Aelred of Rievaulx|
(1110 - 1167) Scotland
Saint - Abbot - Feast day - January 12
Aelred is one of the most lovable saints. Of noble birth, Aelred was born in Hexham, Northumberland. He first lived at the court of David, Kind of Scotland. He was a friend of King David and also an adviser to Henry II of England. Everybody thought him happy, but he wrote: "nevertheless the wound in my heart caused me unspeakable torments and I could not bear the intolerable burden of my sins". In some passages of his autobiography, ii seems that Aelred felt some anxiety over the likely carnal dimention of friendship he had enjoyed while at the Scottish court.
He was a passionate and engaging medieval commentator on friendship (amicitia) between men: "There can be little question that Aelred was gay and that his erotic attraction to men was a dominant force in his life." (Boswell, John, Christianity, Social Tolerance, and Homosexuality, p. 222). Breaking the closest ties, he resolved to leave the world. "It was then, O my God," he went on, "that I began to taste the comfort, the joy, and the profound peace which is found after seeking you and serving you".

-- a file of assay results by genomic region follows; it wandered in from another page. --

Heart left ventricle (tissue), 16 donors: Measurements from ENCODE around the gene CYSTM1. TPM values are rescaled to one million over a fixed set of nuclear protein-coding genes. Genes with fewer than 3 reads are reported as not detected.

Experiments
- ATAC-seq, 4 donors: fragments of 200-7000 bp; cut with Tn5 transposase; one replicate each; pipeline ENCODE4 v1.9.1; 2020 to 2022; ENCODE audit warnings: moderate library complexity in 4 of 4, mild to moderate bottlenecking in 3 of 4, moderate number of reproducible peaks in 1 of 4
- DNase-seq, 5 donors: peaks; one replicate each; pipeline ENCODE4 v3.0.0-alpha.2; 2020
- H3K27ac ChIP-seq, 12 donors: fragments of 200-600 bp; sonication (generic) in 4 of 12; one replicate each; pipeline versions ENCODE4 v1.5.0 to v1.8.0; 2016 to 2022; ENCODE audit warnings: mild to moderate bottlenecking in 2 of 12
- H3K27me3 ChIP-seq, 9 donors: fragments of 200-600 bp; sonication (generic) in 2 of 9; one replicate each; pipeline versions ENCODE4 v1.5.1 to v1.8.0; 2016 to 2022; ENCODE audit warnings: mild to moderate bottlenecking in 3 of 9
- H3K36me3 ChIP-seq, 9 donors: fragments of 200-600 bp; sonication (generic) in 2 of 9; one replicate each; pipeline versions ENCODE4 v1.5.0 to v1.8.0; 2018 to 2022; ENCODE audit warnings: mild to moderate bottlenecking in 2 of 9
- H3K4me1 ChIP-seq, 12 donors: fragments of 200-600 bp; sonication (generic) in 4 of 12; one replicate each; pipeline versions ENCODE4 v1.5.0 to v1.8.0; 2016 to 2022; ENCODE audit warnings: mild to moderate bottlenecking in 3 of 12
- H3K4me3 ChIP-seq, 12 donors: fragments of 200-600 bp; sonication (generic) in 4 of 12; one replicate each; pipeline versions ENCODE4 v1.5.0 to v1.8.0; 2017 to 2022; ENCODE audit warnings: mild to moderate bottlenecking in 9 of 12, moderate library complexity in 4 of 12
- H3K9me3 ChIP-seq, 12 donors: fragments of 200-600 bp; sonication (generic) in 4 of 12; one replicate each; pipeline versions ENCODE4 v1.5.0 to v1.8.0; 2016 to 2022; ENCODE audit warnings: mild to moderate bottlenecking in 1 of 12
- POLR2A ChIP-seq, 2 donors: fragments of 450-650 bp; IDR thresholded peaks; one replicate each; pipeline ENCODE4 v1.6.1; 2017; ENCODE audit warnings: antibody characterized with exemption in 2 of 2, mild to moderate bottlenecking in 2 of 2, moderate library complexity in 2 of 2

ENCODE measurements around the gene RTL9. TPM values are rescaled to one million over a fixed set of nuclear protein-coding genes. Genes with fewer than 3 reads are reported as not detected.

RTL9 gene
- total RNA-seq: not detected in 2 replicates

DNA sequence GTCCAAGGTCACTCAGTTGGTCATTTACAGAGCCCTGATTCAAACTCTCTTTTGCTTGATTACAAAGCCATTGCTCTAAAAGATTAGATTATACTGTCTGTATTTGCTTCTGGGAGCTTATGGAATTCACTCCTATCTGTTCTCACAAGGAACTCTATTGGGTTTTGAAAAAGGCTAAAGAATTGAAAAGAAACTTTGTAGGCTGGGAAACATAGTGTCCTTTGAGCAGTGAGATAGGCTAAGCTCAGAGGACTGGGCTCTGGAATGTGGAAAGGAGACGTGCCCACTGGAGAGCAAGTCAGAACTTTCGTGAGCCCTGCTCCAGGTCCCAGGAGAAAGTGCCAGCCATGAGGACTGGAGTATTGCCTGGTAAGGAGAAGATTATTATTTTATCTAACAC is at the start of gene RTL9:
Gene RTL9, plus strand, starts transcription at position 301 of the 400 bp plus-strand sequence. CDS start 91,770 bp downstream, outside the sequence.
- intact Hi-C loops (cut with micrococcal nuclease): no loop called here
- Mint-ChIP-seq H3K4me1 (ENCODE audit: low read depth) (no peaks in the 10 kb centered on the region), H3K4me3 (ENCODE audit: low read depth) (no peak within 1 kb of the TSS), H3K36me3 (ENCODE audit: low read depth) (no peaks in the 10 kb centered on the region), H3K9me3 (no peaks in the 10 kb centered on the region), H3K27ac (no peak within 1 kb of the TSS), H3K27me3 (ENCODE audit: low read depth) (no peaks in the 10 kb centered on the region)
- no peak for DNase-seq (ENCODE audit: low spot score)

In 1135, at the age of twenty-six, Aelred entered the Cistercian abbey of Rievaulx. Ten years later he became abbot, which he remained until his death in 1167. This monastery, where a great fervor and charity reigned, counted more than three hundred monks. Aelred who only sought "to love and to be loved", tasted pure happiness there whist making others happy. Among the writings of St. Aelred there are some in which the charms of spiritual friendship are extolled in an incomparable manner.
Aelred speaks of losing his heart to one boy and then another during his school days. He was a man of strong passions, who spoke openly of the men for whom he had deeply romantic attachments. After the death of one monk whom he loved, he wrote:
"The only one who would not be astonished to see Aelred living without Simon would be someone who did not know how pleasant it was for us to spend our life on earth together; how great a joy it would have been for us to journey to heaven in each other's company .... Weep, then, not because Simon has been taken up to heaven, but because Aelred has been left on earth, alone."
Aelred on the Need for Intimate Companionship
"It is no small consolation in this life to have someone you can unite with you in an intimate affection and the embrace of a holy love, someone in whom your spirit can rest, to whom you can pour out your soul, to whose pleasant exchanges, as to soothing songs, you can fly in sorrow... with whose spiritual kisses, as with remedial salves, you may draw out all the weariness of your restless anxieties. A man who can shed tears with you in your worries, be happy with you when things go well, search out with you the answers to your problems, whom with the ties of charity you can lead into the depths of your heart; ... where the sweetness of the Spirit flows between you, where you so join yourself and cleave to him that soul mingles with soul and two become one."